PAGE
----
Raoultella planticola is a gram-negative rod-shaped bacterium commonly found in water and soil and considered to be a rare and possibly underestimated cause of severe human infection . It was previously described as Klebsiella planticola and K. trevisanii; relatively recently these two were combined into single species in 1986, i.e., K. planticola, based on DNA-DNA homology. In 2001, K. planticola was renamed R. planticola based on 16SrRNA and rpoB gene sequencing .
Although R. planticola is mainly an aquatic and soil bacterium, it has been clinically isolated from human sputum, stool, wounds, and urine. Its presence should be suspected in older patients with a history of cancer, immune suppression and recent exposure to traumatic injuries or invasive medical procedures. The frequent involvement of the biliopancreatic tract suggests the importance of the gut flora as a bacterial reservoir in clinically relevant infections. Herein, we report a Raoultella planticola inducedfatal sepsis in an immunocompromised patient with pancreatic cancer.
2. Case Report
A 78-year-old male with a history of hypertension was diagnosed with pancreatic adenocarcinoma. Due to significant mass effect on the biliary tract, jaundice and epigastric pain chemotherapy was planned. Whipple procedure (pancreaticoduodenectomy) was performed afterwards. On the 8th day of surgery the patient became febrile and hemodynamically unstable. Patient was admitted to our tertiary ICU with septic shock. On admission to our unit blood pressure was 70/30 mmHg, heart rate was 135 bpm; oxygen saturation was 72; body temperature was 38.4˚C. Patient was intubated. Thoracoabdominal examination showed tenderness in the epigastrium and bilateral reduced breath sounds. Chest x-ray revealed bilateral lung infiltrates (Figure 1). Laboratory tests showed marked elevation of c reactive protein (CRP) (260.5 mg/dl; normal range <6 mg/dl) and procalcitonin (18.13 ng/ml; normal range <0.05 ng/ml). Complete Blood Count evaluated white blood cell 36,470/μL with 89.7% neutrophils and platelet count of 47.000. Coagulation tests (Aptt 66.2 sec, PT 24.2 sec, INR 1.88, D dimer 5.59 mcg/ml) supported sepsis induced coagulopathy (Table 1). His initial Sequential Organ Failure Assessment (SOFA) score was 12 with predicted mortality rate was 95.7%.
Figure 1. Bilateral pulmonary infiltrates on chest x-ray.
Table 1. Scoring for the diagnosis of sepsis-induced coagulopathy.
Diagnosed as sepsis induced coagulopathy when the total score is 4 or more with total score of prothrombin time and coagulation exceeding 2. Total SOFA is the sum the four items (respiratory SOFA, cardiovascular SOFA, hepatic SOFA, renal SOFA). The score of total SOFA is defined as 2 if the total score exceeded 2. INR, international normalization ratio; PT, prothrombin time; SOFA, Sequental Organ Failure Assessment.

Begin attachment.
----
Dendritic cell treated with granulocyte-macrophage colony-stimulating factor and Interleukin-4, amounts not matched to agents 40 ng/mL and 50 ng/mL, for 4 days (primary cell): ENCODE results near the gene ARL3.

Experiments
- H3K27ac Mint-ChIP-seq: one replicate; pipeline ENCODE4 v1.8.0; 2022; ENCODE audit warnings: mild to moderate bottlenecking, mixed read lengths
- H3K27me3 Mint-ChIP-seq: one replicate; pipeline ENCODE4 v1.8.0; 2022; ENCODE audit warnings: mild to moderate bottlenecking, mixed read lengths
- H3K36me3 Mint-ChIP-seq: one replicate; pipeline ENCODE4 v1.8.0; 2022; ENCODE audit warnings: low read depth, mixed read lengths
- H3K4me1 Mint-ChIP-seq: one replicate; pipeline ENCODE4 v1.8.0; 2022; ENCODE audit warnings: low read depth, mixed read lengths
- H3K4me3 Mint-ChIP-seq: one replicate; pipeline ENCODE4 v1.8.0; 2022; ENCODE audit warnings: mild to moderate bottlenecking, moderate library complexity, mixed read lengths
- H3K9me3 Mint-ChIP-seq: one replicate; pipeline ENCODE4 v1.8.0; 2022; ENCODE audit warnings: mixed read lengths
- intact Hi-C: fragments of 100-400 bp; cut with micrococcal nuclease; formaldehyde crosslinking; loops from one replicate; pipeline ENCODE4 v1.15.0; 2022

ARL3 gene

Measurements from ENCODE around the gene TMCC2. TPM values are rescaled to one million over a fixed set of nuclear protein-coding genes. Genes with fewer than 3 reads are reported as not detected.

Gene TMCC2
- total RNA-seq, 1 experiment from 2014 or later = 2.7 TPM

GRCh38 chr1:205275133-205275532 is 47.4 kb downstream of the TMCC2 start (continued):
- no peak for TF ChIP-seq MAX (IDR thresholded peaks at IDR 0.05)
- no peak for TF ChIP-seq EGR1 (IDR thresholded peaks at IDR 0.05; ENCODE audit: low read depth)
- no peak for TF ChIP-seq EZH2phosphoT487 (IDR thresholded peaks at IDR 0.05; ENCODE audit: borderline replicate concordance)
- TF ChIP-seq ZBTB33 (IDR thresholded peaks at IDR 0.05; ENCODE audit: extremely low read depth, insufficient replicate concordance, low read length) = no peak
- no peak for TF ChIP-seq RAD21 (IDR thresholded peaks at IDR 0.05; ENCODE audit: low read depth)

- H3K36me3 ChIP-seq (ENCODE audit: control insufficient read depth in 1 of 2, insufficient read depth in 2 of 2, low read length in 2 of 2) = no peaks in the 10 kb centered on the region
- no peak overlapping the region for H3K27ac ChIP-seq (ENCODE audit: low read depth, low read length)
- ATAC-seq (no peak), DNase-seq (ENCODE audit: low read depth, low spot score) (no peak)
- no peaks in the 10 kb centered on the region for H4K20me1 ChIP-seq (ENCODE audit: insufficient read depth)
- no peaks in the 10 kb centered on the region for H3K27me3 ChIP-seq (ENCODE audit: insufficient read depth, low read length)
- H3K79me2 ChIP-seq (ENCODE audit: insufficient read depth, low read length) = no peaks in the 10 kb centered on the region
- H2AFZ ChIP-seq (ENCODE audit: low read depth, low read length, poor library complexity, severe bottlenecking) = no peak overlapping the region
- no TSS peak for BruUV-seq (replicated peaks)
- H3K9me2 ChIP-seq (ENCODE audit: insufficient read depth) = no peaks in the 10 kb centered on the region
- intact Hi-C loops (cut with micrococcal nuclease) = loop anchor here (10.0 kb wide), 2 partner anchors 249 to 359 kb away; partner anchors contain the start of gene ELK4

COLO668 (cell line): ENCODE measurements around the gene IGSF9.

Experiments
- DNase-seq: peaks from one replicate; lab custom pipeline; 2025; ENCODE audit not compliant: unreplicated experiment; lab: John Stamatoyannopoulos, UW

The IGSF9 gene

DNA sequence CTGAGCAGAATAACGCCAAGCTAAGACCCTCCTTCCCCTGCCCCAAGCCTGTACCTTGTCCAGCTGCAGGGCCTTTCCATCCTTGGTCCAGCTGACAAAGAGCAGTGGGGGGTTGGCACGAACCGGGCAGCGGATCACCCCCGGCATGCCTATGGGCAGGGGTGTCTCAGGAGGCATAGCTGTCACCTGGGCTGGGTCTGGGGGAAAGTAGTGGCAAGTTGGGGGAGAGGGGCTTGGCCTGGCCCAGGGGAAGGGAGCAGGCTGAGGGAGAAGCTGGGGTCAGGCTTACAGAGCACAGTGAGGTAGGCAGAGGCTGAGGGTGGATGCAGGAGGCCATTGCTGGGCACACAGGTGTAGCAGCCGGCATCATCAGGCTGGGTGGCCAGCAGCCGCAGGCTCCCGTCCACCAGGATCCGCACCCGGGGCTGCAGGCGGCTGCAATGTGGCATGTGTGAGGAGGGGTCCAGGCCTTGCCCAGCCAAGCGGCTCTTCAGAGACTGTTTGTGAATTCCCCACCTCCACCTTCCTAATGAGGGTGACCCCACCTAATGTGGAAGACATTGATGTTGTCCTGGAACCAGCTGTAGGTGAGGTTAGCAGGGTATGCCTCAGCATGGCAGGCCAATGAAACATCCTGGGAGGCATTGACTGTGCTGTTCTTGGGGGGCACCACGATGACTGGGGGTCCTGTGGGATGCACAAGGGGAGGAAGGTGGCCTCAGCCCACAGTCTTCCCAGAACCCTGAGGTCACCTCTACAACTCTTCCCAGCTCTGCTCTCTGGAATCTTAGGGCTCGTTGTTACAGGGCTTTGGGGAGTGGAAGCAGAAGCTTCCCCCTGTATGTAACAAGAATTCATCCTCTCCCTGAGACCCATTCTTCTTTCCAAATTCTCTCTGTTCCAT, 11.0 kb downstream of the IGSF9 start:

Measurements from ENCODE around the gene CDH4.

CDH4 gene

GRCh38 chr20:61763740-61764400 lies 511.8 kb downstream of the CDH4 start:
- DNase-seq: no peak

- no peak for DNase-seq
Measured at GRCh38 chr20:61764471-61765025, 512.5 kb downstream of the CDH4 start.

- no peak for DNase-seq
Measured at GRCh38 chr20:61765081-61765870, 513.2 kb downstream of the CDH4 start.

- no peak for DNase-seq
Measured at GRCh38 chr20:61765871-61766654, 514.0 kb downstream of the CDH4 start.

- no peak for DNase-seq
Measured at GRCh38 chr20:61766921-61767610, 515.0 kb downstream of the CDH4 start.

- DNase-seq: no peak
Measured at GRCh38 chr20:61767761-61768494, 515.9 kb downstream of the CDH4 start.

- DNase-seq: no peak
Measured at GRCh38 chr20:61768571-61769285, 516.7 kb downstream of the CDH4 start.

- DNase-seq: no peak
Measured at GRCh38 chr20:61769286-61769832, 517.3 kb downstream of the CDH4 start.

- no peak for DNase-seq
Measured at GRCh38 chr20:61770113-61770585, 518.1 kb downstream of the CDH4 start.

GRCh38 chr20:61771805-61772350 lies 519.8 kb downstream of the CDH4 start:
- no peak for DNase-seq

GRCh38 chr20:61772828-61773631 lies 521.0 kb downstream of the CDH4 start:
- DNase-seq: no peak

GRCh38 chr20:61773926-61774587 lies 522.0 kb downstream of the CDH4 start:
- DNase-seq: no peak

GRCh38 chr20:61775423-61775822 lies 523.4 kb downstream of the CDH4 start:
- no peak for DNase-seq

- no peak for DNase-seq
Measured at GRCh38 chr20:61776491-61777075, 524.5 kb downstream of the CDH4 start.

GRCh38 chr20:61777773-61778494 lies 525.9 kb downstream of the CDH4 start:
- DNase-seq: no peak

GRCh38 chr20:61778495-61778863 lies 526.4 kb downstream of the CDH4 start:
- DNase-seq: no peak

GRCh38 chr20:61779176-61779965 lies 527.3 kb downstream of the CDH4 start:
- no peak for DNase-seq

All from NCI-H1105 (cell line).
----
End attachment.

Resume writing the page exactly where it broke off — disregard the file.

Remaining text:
Noradrenaline infusion was initiated to support blood pressure following adequate fluid resuscitation. Empirical antibiotic therapy with colymicin meropenem and teikoplanin was administered immediately and two sets of blood cultures were obtained. Acute kidney failure and deep metabolic asidosis developed with potassium levels of 6.7 mEq/L and bicarbonate level of 8 mmol/L. Despite the initiation of dextrose and insulin infusion potassium levels remained high and the patient had an episode of ventricular tachycardia (VT). Hemodiafiltration with citrate anticoagulation was started on day 2 of admission. Patient developed refractory septic shock despite the addition of vasopressin and the patient’s condition continued to deteriorate. Patient died on the third day of sepsis. His blood culture was positive for R. planticola, which was identified using the VITEK-2 biochemical identification system. The strain was susceptible to both colymicin and meropenem. The results of antimicrobial susceptibility testing are summarized in Table 2.
R. planticola is an aquatic, botanical and soil organism that does not typically cause invasive infections in humans. Raoultella species produce histidine decarboxylase and have been implicated in scombroid (histamine) fish poisoning, but the clinical significance of this organism in humans has not been characterized. R. planticola is found to have similar pathogenetic features as Klebsiella species. Klebsiella spp. are associated with severe infections in hospitalized and immunocompromised patients, including bacteremias, pneumonias, and urinary tract infections, and have been estimated to cause between 3% and 7% of all nosocomial infections.
The first case report of R. planticola infection was described by Freney et al. in Lyon, France, of 69-year-old patient with R. planticola bacteremia who was admitted to an intensive care unit 9 days following a mitral valve replacement and was treated with cefotaxim and tobramycin .